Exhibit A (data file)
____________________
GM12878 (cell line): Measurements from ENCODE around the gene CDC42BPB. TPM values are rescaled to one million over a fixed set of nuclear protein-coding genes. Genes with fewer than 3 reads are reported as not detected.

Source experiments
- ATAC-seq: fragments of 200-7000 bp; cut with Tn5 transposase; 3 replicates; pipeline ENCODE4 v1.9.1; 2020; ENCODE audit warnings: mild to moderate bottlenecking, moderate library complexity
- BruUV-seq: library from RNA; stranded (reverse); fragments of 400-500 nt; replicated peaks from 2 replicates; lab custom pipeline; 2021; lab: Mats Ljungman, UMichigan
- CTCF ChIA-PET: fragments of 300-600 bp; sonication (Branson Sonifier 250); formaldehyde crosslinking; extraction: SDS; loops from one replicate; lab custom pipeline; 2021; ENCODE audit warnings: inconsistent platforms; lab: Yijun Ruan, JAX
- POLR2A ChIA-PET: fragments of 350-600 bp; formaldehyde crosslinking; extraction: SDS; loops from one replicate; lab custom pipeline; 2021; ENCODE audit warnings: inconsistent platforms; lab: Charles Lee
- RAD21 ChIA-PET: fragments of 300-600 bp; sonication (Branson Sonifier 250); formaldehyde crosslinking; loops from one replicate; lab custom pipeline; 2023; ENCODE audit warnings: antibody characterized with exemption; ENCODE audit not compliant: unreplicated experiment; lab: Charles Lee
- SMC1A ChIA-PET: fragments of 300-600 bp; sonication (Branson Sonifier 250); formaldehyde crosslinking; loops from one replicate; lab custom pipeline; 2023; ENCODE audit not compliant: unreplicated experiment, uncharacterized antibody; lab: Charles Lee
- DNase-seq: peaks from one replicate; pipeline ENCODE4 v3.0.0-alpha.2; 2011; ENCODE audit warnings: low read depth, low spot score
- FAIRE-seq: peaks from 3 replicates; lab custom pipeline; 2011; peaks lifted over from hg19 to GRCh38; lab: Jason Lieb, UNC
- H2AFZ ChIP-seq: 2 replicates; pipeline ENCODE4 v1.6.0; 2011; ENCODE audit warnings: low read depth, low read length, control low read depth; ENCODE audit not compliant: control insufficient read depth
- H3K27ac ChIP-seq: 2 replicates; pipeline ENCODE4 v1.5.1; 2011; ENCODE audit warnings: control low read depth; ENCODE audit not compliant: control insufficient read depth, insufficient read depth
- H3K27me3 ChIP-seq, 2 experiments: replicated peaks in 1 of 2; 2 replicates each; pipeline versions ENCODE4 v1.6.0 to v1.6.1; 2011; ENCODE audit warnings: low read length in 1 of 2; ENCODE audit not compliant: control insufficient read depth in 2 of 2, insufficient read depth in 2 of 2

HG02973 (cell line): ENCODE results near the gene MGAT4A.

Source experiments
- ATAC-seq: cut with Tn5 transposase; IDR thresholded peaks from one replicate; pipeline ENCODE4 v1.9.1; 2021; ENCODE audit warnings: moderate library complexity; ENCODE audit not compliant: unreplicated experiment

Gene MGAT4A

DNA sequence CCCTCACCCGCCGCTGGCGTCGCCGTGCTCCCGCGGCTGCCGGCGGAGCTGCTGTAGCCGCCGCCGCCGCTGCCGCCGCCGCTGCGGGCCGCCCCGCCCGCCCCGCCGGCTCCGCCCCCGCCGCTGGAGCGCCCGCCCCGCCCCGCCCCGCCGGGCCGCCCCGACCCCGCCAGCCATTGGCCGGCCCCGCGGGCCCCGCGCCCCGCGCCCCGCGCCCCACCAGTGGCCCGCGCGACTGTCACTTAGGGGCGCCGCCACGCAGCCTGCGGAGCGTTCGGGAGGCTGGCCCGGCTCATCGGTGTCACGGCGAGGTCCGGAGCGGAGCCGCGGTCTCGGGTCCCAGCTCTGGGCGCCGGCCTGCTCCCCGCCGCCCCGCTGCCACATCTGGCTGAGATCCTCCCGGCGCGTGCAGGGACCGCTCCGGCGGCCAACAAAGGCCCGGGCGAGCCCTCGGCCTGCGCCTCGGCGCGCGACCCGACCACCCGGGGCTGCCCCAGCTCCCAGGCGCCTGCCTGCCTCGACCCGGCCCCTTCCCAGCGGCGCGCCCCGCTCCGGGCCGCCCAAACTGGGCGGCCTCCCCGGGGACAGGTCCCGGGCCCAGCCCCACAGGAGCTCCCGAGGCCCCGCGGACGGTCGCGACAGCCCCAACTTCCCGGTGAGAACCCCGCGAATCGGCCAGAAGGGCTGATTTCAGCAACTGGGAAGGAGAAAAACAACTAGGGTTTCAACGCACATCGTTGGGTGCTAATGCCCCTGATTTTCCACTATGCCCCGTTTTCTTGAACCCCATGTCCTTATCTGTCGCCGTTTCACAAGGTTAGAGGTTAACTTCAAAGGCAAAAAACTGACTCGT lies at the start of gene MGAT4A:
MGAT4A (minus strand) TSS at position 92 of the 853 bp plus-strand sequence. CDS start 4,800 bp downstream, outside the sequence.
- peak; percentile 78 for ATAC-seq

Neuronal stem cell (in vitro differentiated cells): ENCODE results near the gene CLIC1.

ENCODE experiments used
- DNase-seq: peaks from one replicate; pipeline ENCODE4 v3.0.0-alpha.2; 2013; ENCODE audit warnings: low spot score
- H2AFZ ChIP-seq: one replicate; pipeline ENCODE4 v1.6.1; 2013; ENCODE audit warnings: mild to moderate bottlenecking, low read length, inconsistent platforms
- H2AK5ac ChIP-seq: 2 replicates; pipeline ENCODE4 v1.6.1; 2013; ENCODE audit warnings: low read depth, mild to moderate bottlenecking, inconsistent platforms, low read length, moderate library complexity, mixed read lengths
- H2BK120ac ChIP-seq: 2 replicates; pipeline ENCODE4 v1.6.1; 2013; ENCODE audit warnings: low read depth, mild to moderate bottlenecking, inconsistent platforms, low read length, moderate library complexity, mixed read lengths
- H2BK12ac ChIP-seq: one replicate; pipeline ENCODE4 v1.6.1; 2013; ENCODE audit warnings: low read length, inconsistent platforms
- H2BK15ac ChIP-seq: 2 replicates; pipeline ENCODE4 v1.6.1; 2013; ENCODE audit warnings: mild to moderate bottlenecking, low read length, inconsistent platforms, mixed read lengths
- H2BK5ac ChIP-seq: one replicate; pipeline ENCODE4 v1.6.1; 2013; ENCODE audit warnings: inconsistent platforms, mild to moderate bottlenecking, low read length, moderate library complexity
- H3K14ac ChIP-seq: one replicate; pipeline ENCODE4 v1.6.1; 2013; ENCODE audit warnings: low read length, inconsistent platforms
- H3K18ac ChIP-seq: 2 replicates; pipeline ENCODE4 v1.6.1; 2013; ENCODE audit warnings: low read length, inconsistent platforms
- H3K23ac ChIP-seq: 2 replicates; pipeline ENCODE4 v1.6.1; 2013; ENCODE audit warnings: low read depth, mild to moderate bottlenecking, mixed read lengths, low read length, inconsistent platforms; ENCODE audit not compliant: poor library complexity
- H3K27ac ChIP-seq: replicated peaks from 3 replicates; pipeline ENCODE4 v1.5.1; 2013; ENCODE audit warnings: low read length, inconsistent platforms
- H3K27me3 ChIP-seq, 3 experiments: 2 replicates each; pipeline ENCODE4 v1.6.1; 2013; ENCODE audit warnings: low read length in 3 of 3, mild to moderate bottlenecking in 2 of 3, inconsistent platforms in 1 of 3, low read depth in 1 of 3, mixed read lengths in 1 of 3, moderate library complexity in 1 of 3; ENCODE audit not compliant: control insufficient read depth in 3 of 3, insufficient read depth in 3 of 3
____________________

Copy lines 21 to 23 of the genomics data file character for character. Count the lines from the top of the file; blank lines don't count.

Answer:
Neuronal stem cell (in vitro differentiated cells): ENCODE results near the gene CLIC1.

ENCODE experiments used
- DNase-seq: peaks from one replicate; pipeline ENCODE4 v3.0.0-alpha.2; 2013; ENCODE audit warnings: low spot score